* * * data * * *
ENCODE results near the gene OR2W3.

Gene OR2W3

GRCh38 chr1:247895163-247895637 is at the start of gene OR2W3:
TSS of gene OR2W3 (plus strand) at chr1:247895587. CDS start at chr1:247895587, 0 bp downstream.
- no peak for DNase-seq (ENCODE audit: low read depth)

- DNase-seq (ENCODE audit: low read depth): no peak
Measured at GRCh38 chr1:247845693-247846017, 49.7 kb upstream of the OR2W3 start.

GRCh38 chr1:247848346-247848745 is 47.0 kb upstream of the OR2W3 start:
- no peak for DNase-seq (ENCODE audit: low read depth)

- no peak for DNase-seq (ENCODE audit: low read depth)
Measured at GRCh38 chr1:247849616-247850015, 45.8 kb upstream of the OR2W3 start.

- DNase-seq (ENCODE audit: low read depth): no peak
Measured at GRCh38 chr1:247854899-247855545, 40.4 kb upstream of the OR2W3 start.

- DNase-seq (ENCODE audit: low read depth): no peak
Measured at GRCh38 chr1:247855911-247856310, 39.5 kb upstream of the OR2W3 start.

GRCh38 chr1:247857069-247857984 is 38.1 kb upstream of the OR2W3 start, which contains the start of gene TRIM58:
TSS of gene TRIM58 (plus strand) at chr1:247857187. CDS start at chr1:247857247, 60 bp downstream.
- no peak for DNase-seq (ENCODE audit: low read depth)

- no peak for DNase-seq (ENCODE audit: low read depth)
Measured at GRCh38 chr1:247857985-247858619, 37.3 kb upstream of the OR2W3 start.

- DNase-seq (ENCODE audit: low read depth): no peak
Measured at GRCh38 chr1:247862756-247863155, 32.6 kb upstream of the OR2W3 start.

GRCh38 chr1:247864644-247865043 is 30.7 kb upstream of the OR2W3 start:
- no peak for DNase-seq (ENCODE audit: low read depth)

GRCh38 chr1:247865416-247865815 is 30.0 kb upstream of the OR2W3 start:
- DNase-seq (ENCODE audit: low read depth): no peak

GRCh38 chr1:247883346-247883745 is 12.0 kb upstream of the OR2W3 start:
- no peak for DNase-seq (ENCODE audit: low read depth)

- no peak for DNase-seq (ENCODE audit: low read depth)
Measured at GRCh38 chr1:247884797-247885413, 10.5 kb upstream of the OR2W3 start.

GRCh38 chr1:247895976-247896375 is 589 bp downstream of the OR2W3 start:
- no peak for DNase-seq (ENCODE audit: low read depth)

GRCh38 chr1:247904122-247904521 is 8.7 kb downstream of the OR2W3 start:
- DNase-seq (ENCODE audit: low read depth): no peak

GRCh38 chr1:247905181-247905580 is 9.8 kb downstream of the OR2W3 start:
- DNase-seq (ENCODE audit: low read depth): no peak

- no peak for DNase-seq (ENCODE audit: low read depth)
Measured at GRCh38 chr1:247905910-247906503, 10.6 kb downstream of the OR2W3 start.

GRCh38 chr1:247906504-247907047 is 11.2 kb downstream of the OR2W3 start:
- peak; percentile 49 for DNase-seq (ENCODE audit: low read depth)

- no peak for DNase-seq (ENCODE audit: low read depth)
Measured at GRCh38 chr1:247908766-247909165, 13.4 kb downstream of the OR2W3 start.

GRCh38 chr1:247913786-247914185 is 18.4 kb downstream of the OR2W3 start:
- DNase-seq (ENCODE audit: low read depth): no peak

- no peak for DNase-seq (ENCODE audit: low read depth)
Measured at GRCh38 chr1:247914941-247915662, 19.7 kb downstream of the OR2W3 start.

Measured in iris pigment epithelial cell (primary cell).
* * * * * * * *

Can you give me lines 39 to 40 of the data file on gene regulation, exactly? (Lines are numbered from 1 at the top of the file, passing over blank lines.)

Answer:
GRCh38 chr1:247906504-247907047 is 11.2 kb downstream of the OR2W3 start:
- peak; percentile 49 for DNase-seq (ENCODE audit: low read depth)